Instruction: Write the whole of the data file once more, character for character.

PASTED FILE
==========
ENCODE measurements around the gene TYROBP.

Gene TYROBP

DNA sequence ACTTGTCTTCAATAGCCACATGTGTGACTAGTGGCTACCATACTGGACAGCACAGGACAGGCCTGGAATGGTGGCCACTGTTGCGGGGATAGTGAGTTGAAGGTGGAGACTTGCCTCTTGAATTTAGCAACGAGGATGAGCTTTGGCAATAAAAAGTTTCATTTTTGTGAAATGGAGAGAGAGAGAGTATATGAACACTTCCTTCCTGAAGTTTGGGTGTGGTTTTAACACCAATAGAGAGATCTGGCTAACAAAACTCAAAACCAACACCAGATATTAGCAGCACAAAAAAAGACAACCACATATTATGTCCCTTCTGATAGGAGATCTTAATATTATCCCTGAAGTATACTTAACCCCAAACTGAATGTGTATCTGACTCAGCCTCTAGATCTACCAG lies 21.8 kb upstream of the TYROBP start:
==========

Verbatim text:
ENCODE measurements around the gene TYROBP.

Gene TYROBP

DNA sequence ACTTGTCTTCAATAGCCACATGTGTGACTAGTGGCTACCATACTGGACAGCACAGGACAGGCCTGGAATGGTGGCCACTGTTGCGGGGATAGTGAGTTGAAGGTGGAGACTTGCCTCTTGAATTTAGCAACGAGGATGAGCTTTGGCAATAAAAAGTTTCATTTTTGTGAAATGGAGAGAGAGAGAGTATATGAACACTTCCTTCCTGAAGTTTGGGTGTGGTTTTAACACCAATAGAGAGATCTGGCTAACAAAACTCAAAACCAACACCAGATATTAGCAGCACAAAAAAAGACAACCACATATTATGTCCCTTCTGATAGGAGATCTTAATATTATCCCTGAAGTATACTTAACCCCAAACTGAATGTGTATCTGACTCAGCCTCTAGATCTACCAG lies 21.8 kb upstream of the TYROBP start: